The first Sunday of August is usually sort of a relief to locals. It marks the last day of Old Spanish Days Fiesta. A 90-year-old celebration of Spanish and Mexican tradition and culture here in Santa Barbara. It’s a great draw for tourists to spend their money and college kids to get drunk. Most of the locals tend to steer clear, only taking advantage of the food stalls and the barbecue opportunities. May of us Santa Barbarians like to call it Old Spanish Days Fiasco. Despite pretty notable things like featuring the largest equestrian parade in the United States, most locals are left wondering what the hell it is all for. Sure, we get to learn who Saint Barbara actually was and watch white people dress up like Mexicans for a day. It’s a big five-day city-wide party. But we are still left with millions of pieces of confetti lining the gutters and the subtle effluvia of horse shit.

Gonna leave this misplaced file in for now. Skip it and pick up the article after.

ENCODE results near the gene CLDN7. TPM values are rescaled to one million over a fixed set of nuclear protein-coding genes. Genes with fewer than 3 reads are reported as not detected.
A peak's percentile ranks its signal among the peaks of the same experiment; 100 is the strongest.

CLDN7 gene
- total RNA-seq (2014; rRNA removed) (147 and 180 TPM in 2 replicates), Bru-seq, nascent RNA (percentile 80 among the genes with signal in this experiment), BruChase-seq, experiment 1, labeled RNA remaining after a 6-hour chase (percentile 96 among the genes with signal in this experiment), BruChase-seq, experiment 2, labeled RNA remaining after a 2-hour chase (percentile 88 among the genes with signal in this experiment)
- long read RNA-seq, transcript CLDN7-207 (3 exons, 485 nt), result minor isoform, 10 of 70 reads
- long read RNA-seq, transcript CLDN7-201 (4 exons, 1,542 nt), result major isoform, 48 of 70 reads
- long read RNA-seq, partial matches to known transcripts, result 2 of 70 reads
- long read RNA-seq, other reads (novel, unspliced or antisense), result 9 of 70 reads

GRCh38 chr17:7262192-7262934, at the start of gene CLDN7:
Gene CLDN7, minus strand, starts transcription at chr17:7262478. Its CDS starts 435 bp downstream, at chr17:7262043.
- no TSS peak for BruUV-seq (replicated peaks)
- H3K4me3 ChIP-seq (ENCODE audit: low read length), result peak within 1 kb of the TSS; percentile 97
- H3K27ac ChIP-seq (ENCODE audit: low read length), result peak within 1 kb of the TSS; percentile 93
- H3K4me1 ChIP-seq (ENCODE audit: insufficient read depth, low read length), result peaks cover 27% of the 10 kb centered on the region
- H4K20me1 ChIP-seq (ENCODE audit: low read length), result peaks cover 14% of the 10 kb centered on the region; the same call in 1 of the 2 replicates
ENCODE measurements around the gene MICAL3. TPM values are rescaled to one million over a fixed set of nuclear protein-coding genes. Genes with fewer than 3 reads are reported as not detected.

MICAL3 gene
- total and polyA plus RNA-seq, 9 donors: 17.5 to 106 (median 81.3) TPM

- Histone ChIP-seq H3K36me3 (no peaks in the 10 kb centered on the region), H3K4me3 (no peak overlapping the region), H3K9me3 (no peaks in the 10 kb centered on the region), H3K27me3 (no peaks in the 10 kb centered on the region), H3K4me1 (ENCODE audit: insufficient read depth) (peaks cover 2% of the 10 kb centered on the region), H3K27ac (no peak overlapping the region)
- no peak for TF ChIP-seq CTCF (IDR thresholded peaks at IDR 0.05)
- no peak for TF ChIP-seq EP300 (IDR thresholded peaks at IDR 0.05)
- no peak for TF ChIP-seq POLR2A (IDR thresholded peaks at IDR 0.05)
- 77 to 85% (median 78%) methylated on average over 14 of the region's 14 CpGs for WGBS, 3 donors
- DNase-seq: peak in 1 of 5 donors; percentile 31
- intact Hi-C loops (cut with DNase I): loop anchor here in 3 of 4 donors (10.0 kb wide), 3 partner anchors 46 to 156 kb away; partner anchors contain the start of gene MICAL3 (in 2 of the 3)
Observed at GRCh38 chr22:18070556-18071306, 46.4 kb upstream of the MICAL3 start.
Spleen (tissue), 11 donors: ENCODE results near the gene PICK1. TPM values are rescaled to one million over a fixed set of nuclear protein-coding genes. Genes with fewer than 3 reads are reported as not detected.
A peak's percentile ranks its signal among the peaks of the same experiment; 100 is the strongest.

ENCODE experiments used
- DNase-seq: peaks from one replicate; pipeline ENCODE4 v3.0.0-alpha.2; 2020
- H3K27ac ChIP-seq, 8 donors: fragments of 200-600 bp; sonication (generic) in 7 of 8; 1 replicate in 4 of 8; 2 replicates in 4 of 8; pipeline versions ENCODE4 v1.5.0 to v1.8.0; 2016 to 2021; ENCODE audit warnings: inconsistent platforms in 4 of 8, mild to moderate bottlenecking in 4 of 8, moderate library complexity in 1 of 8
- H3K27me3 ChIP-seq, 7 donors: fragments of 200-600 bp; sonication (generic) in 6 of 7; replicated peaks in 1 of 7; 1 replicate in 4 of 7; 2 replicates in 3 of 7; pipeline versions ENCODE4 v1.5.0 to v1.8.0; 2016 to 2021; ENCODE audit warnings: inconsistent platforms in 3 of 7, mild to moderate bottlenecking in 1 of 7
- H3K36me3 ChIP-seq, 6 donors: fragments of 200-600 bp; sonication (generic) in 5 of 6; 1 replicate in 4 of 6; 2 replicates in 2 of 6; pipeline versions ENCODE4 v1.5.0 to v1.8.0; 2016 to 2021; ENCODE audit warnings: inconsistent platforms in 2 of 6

It’s no wonder that many of the locals have created their own event to look forward to. The annual Fiesta Cruiser Run, now in its 32nd year, is an unsanctioned (illegal) ride that started out with a few cruiser/klunker riders riding north from Santa Barbara to Goleta on the beach. It soon evolved into a massive cluster of thousdands of riders taking over the streets, hitting liquor stores and beach parks along the way. Indeed, it has become so popular, that the police have shut down many of the rest-stop festivities. But that doesn’t stop the majority of Santa Barbara true bloods planning all year long and building bikes especially for the ride. The preferred conveyance is the straight-bar cruiser decked out in BMX/klunker livery. Chris King headsets and SE Racing Landing Gear forks are ever present. But the best ones are the restored original Mongooses, Gary Littlejohns and Cook Brothers bikes. It is a veritable history lesson in single-speed legacies.